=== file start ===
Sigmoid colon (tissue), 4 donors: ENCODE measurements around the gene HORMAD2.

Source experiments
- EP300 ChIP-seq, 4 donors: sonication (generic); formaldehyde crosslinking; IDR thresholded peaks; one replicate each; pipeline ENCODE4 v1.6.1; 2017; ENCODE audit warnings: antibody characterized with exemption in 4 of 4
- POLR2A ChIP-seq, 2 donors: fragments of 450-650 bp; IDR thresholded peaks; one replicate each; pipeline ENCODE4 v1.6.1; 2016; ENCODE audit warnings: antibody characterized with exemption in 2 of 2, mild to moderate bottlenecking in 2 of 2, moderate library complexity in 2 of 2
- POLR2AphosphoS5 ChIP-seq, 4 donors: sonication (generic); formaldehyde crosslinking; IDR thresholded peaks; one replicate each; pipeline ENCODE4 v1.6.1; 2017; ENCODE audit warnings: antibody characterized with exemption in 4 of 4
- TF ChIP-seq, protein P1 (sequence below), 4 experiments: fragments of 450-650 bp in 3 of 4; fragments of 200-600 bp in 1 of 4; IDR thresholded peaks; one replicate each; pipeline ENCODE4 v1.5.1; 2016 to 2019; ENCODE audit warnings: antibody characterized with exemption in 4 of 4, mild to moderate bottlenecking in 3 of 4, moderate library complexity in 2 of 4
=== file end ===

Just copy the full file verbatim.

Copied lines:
Sigmoid colon (tissue), 4 donors: ENCODE measurements around the gene HORMAD2.

Source experiments
- EP300 ChIP-seq, 4 donors: sonication (generic); formaldehyde crosslinking; IDR thresholded peaks; one replicate each; pipeline ENCODE4 v1.6.1; 2017; ENCODE audit warnings: antibody characterized with exemption in 4 of 4
- POLR2A ChIP-seq, 2 donors: fragments of 450-650 bp; IDR thresholded peaks; one replicate each; pipeline ENCODE4 v1.6.1; 2016; ENCODE audit warnings: antibody characterized with exemption in 2 of 2, mild to moderate bottlenecking in 2 of 2, moderate library complexity in 2 of 2
- POLR2AphosphoS5 ChIP-seq, 4 donors: sonication (generic); formaldehyde crosslinking; IDR thresholded peaks; one replicate each; pipeline ENCODE4 v1.6.1; 2017; ENCODE audit warnings: antibody characterized with exemption in 4 of 4
- TF ChIP-seq, protein P1 (sequence below), 4 experiments: fragments of 450-650 bp in 3 of 4; fragments of 200-600 bp in 1 of 4; IDR thresholded peaks; one replicate each; pipeline ENCODE4 v1.5.1; 2016 to 2019; ENCODE audit warnings: antibody characterized with exemption in 4 of 4, mild to moderate bottlenecking in 3 of 4, moderate library complexity in 2 of 4